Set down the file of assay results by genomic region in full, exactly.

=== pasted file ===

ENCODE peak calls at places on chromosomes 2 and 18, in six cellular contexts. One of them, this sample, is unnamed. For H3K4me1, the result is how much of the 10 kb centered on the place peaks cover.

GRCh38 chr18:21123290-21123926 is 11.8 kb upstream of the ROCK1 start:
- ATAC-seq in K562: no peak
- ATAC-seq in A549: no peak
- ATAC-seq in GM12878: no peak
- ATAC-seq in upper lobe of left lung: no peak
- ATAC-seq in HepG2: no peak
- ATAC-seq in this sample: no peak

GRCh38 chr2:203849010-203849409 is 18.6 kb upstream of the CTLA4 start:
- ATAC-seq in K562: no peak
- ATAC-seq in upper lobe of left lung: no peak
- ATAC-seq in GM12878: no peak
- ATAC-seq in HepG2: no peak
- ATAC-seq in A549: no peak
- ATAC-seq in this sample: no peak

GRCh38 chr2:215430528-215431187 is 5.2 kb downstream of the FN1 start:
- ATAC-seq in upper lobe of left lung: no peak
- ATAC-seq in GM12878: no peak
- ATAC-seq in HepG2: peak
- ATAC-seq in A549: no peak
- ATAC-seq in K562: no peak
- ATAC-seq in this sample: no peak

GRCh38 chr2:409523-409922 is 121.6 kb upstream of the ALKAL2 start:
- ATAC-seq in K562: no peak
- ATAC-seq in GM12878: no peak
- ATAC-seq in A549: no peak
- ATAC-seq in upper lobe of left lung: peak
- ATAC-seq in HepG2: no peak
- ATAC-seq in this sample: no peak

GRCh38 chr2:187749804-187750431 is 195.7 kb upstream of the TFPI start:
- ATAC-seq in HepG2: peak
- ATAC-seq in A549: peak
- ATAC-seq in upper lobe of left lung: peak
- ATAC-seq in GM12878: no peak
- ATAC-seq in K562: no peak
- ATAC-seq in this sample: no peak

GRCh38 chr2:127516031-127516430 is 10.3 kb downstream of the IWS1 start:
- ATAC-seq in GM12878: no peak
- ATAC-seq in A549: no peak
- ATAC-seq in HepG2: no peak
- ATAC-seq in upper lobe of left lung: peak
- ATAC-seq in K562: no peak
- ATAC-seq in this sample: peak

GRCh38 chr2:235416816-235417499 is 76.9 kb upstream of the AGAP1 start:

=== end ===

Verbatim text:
ENCODE peak calls at places on chromosomes 2 and 18, in six cellular contexts. One of them, this sample, is unnamed. For H3K4me1, the result is how much of the 10 kb centered on the place peaks cover.

GRCh38 chr18:21123290-21123926 is 11.8 kb upstream of the ROCK1 start:
- ATAC-seq in K562: no peak
- ATAC-seq in A549: no peak
- ATAC-seq in GM12878: no peak
- ATAC-seq in upper lobe of left lung: no peak
- ATAC-seq in HepG2: no peak
- ATAC-seq in this sample: no peak

GRCh38 chr2:203849010-203849409 is 18.6 kb upstream of the CTLA4 start:
- ATAC-seq in K562: no peak
- ATAC-seq in upper lobe of left lung: no peak
- ATAC-seq in GM12878: no peak
- ATAC-seq in HepG2: no peak
- ATAC-seq in A549: no peak
- ATAC-seq in this sample: no peak

GRCh38 chr2:215430528-215431187 is 5.2 kb downstream of the FN1 start:
- ATAC-seq in upper lobe of left lung: no peak
- ATAC-seq in GM12878: no peak
- ATAC-seq in HepG2: peak
- ATAC-seq in A549: no peak
- ATAC-seq in K562: no peak
- ATAC-seq in this sample: no peak

GRCh38 chr2:409523-409922 is 121.6 kb upstream of the ALKAL2 start:
- ATAC-seq in K562: no peak
- ATAC-seq in GM12878: no peak
- ATAC-seq in A549: no peak
- ATAC-seq in upper lobe of left lung: peak
- ATAC-seq in HepG2: no peak
- ATAC-seq in this sample: no peak

GRCh38 chr2:187749804-187750431 is 195.7 kb upstream of the TFPI start:
- ATAC-seq in HepG2: peak
- ATAC-seq in A549: peak
- ATAC-seq in upper lobe of left lung: peak
- ATAC-seq in GM12878: no peak
- ATAC-seq in K562: no peak
- ATAC-seq in this sample: no peak

GRCh38 chr2:127516031-127516430 is 10.3 kb downstream of the IWS1 start:
- ATAC-seq in GM12878: no peak
- ATAC-seq in A549: no peak
- ATAC-seq in HepG2: no peak
- ATAC-seq in upper lobe of left lung: peak
- ATAC-seq in K562: no peak
- ATAC-seq in this sample: peak

GRCh38 chr2:235416816-235417499 is 76.9 kb upstream of the AGAP1 start: